Working Group III: Mitigation

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Executive Summary

The purpose of this chapter is to examine the major types of policies and measures that can be used to mitigate net concentrations of greenhouse gases (GHGs) in the atmosphere.1 Alternative policy instruments are described and assessed in terms of specific criteria, on the basis of the most recent literature. Naturally, emphasis is on the instruments mentioned in the Kyoto Protocol (the Kyoto mechanisms), because they focus on achieving GHG emissions limits, and the extent of their envisaged international application is unprecedented. In addition to economic dimensions, political, economic, legal, and institutional elements are considered insofar as they are relevant to the discussion of policies and measures.

Any individual country can choose from a large set of possible policies, measures, and instruments to limit domestic GHG emissions. These can be categorized into market-based instruments (which include taxes on emissions, carbon, and/or energy, tradable permits, subsidies, and deposit–refund systems), regulatory instruments (which include non-tradable permits, technology and performance standards, product bans, and direct government spending, including research and development investment) and voluntary agreements (VAs) of which some fall in the category of market-based instruments. Likewise, a group of countries that wants to limit its collective GHG emissions could agree to implement one, or a mix, of instruments. These are (in arbitrary order) tradable quotas, Joint Implementation (JI), the Clean Development Mechanism (CDM), harmonized taxes on emissions, carbon, and/or energy, an international tax on emissions, carbon, and/or energy, non-tradable quotas, international technology and product standards, VAs, and direct international transfers of financial resources and technology.

Possible criteria for the assessment of policy instruments include environmental effectiveness, cost effectiveness, distribution considerations, administrative and political feasibility, government revenues, wider economic effects, wider environmental effects, and effects on changes in attitudes, awareness, learning, innovation, technical progress, and dissemination of technology. Each government may apply different weights to various criteria when evaluating policy options for GHG mitigation, depending on national and sector-level circumstances. Moreover, a government may apply different sets of weights to the criteria when evaluating national (domestic) versus international policy instruments.

The economics literature on the choice of policies adopted emphasizes the importance of interest-group pressures, focusing on the demand for regulation. However, it has tended to neglect the “supply side” of the political equation, which is emphasized in the political science literature of the legislators and government and party officials who design and implement regulatory policy, and who ultimately decide which instruments or mix of instruments will be used. The point of compliance of alternative policy instruments, whether they are applied to fossil fuel users or manufacturers, for example, is likely to be politically crucial to the choice of policy instrument. And a key insight is that some forms of regulation actually benefit the regulated industry, for example, by limiting entry into the industry or by imposing higher costs on new entrants. A policy that imposes costs on industry as a whole might still be supported by firms who, as a consequence, would fare better than their competitors. Regulated firms, of course, are not the only group with a stake in regulation: opposing interest groups will fight for their own interests.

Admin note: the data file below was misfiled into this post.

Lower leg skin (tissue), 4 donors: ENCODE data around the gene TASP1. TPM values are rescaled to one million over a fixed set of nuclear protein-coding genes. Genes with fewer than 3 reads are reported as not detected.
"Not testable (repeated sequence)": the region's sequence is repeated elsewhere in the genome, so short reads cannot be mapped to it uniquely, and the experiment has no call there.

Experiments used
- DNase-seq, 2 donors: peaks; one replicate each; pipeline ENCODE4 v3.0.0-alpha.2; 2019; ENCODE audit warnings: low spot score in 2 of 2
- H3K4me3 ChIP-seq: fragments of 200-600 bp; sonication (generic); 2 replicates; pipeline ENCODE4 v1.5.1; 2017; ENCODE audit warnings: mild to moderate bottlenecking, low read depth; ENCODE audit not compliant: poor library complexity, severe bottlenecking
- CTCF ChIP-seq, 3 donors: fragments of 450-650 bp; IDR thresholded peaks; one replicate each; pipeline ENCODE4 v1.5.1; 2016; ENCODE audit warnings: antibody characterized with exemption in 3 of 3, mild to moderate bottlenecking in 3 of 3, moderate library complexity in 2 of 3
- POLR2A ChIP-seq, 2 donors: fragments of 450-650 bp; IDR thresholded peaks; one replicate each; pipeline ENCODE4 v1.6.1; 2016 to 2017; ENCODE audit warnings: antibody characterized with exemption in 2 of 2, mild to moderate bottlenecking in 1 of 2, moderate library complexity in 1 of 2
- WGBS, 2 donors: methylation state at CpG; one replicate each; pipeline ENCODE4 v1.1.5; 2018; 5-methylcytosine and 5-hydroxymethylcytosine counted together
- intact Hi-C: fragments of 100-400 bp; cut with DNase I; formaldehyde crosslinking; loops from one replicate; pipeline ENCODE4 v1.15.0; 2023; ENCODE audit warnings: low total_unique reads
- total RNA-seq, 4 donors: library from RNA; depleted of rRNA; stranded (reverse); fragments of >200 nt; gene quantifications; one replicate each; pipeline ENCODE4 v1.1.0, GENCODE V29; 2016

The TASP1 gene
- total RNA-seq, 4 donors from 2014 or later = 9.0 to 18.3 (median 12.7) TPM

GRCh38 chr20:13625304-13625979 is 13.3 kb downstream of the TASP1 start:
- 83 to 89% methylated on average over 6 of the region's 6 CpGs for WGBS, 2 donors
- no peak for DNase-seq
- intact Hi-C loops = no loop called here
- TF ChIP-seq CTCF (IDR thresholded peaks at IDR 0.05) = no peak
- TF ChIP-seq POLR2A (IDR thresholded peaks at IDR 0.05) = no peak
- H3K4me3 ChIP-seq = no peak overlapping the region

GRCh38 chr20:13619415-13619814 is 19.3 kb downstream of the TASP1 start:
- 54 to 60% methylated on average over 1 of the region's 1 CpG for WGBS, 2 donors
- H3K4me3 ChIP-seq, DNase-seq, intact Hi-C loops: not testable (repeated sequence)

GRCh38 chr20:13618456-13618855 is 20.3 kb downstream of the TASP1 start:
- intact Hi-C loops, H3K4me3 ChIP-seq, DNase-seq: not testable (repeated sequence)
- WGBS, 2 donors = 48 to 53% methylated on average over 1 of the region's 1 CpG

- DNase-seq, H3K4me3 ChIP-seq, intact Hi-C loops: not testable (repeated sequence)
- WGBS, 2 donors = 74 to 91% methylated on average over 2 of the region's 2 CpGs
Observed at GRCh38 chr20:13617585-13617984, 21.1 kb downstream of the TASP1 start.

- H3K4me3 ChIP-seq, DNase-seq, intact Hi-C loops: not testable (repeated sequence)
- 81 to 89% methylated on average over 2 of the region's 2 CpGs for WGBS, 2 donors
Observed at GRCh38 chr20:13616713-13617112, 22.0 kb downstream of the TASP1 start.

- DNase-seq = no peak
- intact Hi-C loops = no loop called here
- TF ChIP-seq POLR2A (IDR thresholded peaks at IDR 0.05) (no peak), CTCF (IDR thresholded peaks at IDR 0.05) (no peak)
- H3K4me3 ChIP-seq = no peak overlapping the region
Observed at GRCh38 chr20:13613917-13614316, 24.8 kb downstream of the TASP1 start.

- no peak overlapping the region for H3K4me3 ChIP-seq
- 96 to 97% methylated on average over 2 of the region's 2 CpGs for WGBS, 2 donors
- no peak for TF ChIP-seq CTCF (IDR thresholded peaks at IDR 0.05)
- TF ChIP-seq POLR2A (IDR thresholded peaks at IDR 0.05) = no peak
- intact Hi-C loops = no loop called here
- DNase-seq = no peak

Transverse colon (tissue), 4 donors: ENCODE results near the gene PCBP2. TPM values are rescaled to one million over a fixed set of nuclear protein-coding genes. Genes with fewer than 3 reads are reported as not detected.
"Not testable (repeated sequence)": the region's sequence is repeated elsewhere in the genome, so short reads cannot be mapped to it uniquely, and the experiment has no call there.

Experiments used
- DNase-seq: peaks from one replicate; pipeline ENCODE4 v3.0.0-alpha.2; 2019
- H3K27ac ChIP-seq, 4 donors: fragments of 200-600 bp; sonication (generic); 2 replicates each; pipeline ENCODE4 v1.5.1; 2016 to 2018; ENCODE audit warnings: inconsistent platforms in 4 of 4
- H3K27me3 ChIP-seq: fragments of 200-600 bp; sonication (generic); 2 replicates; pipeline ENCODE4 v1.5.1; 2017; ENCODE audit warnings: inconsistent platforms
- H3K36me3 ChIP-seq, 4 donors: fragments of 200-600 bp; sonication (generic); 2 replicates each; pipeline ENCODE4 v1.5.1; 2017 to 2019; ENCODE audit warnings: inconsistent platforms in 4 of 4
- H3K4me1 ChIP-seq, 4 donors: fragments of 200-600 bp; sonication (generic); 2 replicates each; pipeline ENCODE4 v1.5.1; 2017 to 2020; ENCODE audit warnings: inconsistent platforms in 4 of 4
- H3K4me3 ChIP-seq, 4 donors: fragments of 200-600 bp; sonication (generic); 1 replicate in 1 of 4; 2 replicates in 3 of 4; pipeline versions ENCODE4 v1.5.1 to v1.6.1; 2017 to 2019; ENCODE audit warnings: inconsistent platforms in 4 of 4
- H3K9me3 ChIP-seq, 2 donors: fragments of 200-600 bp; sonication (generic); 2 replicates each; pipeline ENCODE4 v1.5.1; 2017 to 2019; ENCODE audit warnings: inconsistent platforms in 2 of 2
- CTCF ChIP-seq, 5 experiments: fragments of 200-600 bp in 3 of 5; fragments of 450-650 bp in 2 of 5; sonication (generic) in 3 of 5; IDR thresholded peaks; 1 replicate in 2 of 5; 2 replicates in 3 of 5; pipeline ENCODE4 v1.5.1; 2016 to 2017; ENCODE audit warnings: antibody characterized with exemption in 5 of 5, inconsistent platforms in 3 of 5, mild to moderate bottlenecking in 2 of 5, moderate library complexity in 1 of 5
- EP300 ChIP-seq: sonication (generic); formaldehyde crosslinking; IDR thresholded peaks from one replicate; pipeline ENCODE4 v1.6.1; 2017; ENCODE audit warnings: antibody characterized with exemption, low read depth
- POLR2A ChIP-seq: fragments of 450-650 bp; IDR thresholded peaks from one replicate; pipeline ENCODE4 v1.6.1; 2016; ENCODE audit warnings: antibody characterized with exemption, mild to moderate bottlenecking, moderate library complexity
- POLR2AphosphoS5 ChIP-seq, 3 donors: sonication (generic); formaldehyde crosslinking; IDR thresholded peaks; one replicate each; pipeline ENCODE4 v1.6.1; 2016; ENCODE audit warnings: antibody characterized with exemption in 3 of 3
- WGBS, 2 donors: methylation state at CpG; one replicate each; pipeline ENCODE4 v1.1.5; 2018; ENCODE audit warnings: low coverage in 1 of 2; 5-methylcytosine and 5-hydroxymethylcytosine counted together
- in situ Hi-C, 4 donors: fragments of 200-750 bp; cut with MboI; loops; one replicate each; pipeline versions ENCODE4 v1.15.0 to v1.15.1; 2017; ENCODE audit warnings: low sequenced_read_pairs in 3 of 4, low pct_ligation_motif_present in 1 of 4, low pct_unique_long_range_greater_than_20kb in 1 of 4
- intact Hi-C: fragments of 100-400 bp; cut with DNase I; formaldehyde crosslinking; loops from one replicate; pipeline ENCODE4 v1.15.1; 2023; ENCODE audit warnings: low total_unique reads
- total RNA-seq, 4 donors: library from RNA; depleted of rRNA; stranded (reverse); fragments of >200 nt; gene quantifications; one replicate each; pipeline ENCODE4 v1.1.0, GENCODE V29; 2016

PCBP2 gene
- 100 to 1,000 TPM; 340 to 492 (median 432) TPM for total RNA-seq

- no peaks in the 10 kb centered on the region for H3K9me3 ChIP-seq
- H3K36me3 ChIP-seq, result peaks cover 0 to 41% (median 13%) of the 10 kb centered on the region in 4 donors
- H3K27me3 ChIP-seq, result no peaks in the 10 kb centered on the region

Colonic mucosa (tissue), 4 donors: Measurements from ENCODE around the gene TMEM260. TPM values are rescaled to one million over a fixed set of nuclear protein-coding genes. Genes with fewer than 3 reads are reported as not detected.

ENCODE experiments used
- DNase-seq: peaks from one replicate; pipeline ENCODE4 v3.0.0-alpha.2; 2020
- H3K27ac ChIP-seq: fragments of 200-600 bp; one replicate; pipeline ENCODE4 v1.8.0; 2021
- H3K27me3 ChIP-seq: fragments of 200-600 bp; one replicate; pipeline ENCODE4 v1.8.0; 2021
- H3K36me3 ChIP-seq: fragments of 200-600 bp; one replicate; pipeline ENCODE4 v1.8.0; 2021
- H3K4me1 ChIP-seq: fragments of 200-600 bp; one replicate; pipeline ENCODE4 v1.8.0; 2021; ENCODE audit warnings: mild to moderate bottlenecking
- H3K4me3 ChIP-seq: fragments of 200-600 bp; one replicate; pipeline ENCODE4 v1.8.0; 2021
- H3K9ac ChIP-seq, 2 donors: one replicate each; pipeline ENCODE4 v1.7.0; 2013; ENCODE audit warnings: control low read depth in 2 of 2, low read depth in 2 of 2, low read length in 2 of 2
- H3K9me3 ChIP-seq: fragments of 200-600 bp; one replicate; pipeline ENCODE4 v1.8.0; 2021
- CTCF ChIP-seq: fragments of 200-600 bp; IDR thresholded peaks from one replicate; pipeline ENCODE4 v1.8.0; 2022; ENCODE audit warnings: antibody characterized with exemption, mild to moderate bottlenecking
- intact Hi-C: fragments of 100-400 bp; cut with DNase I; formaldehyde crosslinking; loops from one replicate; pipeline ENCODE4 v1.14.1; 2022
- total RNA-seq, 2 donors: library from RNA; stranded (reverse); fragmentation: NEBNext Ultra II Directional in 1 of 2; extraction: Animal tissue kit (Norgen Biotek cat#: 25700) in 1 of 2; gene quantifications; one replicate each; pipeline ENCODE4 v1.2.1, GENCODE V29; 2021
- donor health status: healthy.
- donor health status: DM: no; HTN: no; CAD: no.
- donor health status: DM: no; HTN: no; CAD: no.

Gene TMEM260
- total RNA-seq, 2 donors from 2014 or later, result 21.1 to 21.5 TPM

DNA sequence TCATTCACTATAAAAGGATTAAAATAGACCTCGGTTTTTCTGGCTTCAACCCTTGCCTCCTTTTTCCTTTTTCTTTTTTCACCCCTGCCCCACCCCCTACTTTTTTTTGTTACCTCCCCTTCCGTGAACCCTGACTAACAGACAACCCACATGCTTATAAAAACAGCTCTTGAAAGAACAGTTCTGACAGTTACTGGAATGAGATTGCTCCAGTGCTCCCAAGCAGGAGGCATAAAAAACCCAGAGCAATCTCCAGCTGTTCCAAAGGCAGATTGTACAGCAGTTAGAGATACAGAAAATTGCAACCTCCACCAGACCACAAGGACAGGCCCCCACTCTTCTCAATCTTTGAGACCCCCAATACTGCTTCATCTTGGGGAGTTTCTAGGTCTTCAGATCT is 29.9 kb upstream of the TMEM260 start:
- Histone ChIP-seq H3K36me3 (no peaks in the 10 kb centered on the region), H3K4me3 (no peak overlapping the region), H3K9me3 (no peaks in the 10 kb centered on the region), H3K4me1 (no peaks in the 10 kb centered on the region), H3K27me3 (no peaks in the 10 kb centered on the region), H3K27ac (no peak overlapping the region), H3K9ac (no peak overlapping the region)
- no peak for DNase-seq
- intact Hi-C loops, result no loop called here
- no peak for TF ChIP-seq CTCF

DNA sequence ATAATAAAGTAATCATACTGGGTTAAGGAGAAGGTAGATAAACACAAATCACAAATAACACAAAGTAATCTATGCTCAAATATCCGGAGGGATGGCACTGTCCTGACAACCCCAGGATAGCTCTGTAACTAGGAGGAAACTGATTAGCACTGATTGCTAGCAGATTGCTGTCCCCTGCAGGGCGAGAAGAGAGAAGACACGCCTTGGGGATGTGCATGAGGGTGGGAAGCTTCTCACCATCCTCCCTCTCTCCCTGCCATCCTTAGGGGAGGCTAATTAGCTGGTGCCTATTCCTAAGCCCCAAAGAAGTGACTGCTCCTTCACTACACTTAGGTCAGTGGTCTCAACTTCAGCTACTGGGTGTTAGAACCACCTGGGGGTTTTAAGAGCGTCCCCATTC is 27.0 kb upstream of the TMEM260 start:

To develop reasonable assessments of the feasibility of implementing GHG mitigation policies in countries in the process of structural reform, it is important to understand this new policy context. Recent measures taken to liberalize energy markets were inspired mainly by desires to increase competition in energy and power markets, but they can have significant emissions implications also, through their impact on the production and technology pattern of energy and/or power supply. In the long run, the consumption pattern change might be more important than the sole implementation of climate change mitigation measures (e.g. see Chapter 2, the B1 scenario).

Market-based instruments–principally domestic taxes and domestic tradable permit systems–are attractive to governments in many cases because they are efficient; they are frequently introduced in concert with conventional regulatory measures. When implementing a domestic emissions tax, policymakers must consider the collection point, the tax base, the variation or uniformity among sectors, the association with trade, employment, revenue, and the exact form of the mechanism. Each of these can influence the appropriate design of a domestic emissions tax, and political or other concerns are likely to play a role also. For example, a tax levied on the energy content of fuels could be much more costly than a carbon tax for the equivalent emissions reduction, because an energy tax raises the price of all forms of energy, regardless of their contribution to carbon dioxide emissions. Yet, many nations may choose to use energy taxes for reasons other than cost-effectiveness, and much of the analysis in this chapter applies to energy taxes as well as to carbon taxes.

A country committed to a limit on its GHG emissions can also meet this limit by implementing a tradable permit system that directly or indirectly limits emissions of domestic sources. Like taxes, permit systems pose a number of design issues, including type of permit, sources included, point of compliance, and use of banking. To cover all sources with a single domestic permit regime is unlikely. The certainty provided by a tradable permit system that a given emission level for participating sources is achieved incurs the cost of uncertain permit prices (and hence compliance costs). To address this concern, a hybrid policy that caps compliance costs could be adopted, but the level of emissions would no longer be guaranteed.